Shawn Siegele examines the fantasy repercussions of a fantastic wild card weekend.
The wild card round provides one of the most exciting weekends in sports, and this year was no exception. Occasionally wild cards will limp into the playoffs. Not this time. All eight teams entered the playoffs on fire. All had legitimate Super Bowl aspirations. Four of those teams are no longer with us, but key players from both winning and losing teams offered us a window on their 2019 prospects.
1. Running the ball and playing defense was a less successful strategy against playoff-caliber opponents. The Texans, Ravens, and Seahawks all ostensibly turned their seasons around when they went back to basics with run-heavy, defensively-oriented approaches. Unfortunately, against stronger defenses and opposing offenses that were better able to control the game, this led to frantic fourth-quarter comeback attempts.
In these contests, the winning quarterbacks held a 65 to 37 edge in first-half passes, while the losing QBs led 68 to 32 in second-half attempts.1 All six QBs were more efficient during the half in which they had more play volume.
Stronger offensive production on passing plays also led to more first-half rushing opportunities for running backs.
These games had some key differences. The Texans didn’t lose because they ran the ball too much early. They were completely ineffective on all plays and rarely had the ball in the first half. Instead, they lost to a better team, but also, arguably, because they didn’t practice their “playoff offense” during the regular season. A healthy Will Fuller remains the key piece to this team.
Although it will not always lead to a victory, a run-heavy approach fits the Baltimore Ravens and their unique personnel. An elite defense2 and young rushing star at QB give them a high floor and somewhat lower ceiling. It makes less sense for Houston and Seattle with Deshaun Watson and Russell Wilson at the helm.
Especially with Doug Baldwin and Tyler Lockett making circus catches and reminding us all of their playmaking ability, the Seahawks’ insistence on crashing Chris Carson repeatedly into the line probably cost them the victory.
Watson and Wilson still finished as QB5 and QB10 respectively in what was a developmental year for the former and a rebuilding year for the latter. More confident and aggressive offenses could vault them to the top of the QB rankings in 2019.
2. After two quiet weeks, Amari Cooper continued his revitalization of the Dallas offense. Cooper hauled in seven catches for 106 yards, one of three receivers to break the century mark this weekend and the only one to do it on single-digit targets. Including the wild card game, Cooper’s averages since the trade are startling.
We can say the same for the Dallas WR corps as a whole.
Cooper is back among the top 10 dynasty WRs, and he’s the key reason the Cowboys offense can now hold up its end of the deal.
3. Allen Robinson’s wild card performance may have been a fluke, but it offers hope that the former star may yet return to glory. One of these was not like the others.
The first query gives us his per game average for the regular season, the second his explosion in the wild card round. Robinson managed a solid 7.2 targets per game in 2018, not bad when you consider the influence of his groin problems. His 11.5 expected points ranked No. 28 at the position, a number that sandwiched him between Larry Fitzgerald and Corey Davis. But if you didn’t get the opportunity to watch a lot of Bears games this season, his targets were of particularly low quality. Many of them were deep attempts overthrown by seven or eight yards. A good quantity also came in the intermediate area with a defender inside Robinson’s jersey. Of the 27 receivers with more volume than his 11.5 reEP, only Jarvis Landry (-2.4 reFPOE), Fitzgerald (-0.4), and Golden Tate (-0.2) were less efficient.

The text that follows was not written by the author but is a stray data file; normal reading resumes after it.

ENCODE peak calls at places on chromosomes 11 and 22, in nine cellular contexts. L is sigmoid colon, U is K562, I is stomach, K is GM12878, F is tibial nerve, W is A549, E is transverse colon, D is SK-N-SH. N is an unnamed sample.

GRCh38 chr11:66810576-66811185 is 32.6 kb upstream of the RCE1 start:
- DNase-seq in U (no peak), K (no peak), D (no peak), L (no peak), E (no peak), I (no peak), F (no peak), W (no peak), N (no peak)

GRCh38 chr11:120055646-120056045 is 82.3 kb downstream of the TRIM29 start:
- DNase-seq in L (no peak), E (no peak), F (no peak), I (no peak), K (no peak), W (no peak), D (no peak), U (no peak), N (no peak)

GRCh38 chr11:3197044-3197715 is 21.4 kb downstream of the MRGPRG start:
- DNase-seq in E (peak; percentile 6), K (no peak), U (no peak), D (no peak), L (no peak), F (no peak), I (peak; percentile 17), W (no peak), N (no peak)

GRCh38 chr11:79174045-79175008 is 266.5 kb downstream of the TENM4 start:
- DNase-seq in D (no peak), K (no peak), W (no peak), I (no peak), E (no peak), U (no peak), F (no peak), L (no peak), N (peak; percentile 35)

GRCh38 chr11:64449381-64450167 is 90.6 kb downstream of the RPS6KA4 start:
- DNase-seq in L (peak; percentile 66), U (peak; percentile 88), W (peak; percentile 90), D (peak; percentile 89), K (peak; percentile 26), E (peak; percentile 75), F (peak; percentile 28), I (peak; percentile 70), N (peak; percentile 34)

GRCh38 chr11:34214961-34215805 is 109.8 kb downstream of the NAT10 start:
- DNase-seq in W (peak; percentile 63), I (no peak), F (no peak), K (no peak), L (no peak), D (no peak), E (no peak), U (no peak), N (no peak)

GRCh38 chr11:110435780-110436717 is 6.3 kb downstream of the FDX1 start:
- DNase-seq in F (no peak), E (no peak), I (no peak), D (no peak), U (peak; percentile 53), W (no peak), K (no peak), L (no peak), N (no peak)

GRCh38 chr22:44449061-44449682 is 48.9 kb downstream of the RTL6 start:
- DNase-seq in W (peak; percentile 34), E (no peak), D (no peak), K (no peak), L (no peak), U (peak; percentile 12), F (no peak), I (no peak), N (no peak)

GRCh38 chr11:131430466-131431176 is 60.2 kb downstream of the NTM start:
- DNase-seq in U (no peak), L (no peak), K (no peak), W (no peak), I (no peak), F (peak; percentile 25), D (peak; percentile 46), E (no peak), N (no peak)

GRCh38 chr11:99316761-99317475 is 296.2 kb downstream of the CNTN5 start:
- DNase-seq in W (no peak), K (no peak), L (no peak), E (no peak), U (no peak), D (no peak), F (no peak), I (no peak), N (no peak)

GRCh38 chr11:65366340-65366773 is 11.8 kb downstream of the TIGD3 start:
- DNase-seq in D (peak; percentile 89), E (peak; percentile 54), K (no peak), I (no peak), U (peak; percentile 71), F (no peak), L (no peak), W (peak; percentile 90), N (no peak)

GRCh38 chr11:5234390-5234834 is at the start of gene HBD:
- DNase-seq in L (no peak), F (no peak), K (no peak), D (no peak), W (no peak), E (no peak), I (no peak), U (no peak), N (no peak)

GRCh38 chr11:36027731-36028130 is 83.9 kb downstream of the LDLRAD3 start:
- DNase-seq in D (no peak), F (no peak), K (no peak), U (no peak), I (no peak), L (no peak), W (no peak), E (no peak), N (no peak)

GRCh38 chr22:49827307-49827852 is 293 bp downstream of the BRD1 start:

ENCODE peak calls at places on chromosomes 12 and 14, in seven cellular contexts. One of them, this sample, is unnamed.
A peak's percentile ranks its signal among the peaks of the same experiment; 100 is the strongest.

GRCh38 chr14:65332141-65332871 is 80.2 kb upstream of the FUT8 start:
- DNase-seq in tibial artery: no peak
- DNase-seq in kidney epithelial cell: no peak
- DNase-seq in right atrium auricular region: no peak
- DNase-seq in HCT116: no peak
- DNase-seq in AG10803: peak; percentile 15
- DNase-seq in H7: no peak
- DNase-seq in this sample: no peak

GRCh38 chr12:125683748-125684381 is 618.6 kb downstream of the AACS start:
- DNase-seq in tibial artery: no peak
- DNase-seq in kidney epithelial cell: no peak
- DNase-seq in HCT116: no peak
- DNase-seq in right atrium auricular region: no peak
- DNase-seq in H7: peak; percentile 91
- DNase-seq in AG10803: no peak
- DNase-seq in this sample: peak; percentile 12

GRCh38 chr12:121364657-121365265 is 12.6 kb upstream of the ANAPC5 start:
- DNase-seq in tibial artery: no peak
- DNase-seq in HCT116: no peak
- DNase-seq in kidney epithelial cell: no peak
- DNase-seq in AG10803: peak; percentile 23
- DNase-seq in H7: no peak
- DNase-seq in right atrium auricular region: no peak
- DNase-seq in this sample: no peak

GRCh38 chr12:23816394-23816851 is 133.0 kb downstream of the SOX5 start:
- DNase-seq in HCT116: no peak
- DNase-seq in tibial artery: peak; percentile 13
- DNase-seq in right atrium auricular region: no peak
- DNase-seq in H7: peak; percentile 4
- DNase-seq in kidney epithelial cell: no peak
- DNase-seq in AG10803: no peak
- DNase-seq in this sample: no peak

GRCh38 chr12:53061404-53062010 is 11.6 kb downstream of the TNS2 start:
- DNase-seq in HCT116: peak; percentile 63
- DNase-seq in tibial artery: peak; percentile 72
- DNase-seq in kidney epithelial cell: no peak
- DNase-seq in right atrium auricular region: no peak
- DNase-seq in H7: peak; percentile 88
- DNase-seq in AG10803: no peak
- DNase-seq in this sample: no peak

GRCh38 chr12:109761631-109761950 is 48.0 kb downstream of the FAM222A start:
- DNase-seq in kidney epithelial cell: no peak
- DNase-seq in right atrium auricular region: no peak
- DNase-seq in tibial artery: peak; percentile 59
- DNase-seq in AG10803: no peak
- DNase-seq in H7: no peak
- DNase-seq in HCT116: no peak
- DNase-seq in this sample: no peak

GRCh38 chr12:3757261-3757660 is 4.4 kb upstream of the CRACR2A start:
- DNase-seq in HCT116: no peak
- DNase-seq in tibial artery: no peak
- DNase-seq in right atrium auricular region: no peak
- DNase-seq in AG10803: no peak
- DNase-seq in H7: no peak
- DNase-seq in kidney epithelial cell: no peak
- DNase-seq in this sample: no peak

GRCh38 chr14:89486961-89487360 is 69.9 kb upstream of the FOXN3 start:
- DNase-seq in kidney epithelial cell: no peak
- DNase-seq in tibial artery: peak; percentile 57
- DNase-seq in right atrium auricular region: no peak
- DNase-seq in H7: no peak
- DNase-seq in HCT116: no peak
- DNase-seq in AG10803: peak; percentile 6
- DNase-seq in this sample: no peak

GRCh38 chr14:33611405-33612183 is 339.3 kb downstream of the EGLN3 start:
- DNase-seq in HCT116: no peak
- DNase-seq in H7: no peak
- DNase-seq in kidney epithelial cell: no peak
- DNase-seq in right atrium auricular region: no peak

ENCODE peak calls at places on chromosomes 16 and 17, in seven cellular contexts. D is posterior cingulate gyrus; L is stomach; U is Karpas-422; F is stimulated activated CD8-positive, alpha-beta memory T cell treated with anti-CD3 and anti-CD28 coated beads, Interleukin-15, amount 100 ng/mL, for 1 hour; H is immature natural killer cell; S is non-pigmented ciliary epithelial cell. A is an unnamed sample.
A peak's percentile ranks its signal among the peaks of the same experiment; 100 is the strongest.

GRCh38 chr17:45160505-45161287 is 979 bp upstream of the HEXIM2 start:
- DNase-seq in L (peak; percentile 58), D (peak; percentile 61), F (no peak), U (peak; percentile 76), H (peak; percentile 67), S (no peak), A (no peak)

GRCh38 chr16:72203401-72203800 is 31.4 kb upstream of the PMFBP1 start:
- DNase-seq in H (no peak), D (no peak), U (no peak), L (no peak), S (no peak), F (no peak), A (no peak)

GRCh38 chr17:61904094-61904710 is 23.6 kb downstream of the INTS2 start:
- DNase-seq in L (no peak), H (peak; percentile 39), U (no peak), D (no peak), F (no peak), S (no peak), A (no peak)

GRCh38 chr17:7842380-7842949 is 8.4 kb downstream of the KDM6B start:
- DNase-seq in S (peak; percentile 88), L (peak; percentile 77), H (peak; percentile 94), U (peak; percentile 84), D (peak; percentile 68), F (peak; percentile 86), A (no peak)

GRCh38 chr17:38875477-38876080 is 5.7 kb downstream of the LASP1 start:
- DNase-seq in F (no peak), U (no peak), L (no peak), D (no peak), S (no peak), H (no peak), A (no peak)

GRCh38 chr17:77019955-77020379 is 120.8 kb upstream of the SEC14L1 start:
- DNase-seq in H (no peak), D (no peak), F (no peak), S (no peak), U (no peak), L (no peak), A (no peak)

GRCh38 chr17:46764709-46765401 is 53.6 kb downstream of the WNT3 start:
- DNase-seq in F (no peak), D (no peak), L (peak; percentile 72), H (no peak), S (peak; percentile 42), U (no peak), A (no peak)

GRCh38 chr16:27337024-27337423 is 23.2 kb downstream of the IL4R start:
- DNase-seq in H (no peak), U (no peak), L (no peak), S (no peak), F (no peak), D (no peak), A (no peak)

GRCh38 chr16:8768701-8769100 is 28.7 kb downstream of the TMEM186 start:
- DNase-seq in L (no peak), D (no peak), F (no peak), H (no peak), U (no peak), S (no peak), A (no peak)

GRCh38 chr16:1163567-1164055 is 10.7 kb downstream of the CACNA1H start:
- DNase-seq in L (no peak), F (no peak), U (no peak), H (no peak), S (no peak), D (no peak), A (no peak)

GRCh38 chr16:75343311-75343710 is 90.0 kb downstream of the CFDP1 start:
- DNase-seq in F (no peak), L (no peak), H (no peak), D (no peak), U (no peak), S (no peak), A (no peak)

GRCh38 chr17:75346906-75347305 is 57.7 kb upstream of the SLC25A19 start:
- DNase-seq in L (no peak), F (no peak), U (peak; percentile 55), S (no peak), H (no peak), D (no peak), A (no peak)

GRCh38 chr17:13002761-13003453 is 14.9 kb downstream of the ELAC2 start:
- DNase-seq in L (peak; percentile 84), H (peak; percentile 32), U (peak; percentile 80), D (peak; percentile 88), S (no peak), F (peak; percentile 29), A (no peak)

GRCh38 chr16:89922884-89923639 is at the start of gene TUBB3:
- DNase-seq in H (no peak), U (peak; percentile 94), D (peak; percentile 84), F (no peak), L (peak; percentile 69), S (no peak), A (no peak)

By contrast, it was a treat to watch the Robinson of old against the Eagles. He glided by defenders, separating at will and finding the end zone to give Chicago a fourth-quarter lead. Unfortunately, we won’t get a chance to watch Robinson again this season, and he’s now primed to be overdrafted in 2019 after this type of performance in such a high-profile game.
4. Andrew Luck dominated the Texans when it mattered, justifying those Luck-based lineups in the FFPC. In discussing the FFPC Playoff contest with Blair Andrews and Hasan Rahim, I argued for Luck as a possible pivot and the foundation for a lineup otherwise stacked with stars. He responded by scorching the Texans for 192 first-half passing yards and two scores. He now gets a road date with the Chiefs, and I don’t think anyone would be shocked if the 2013 wild card game played itself out all over again. He led the Colts back from a big deficit in that one, ultimately throwing for 443 yards and four scores in a 45-44 victory against Kansas City.
In 2018 Luck proved that the new, post-surgery version is as good as the old one. Beginning with his second season in 2013, Luck’s lines are eerily similar.
Luck still has plenty to accomplish in this postseason, but he’s already the leading candidate to be the second QB off the board in 2019.
Although the AFC road teams dominated for the majority of their contests, the overall quality of play and the NFC theater got the 2018 playoffs off to a great start. I hope everyone enjoyed the first weekend and continued good luck to those involved in playoff fantasy contests.
- We arrive at these results through a combination of playcalling and play success. Successful plays fuel more total plays, which also provides the opportunity for more passing plays. Those teams take the lead. Their opponents have to scramble to catch up. (back)
- They held the Chargers to negative efficiency in the passing game and the running game in both halves. (back)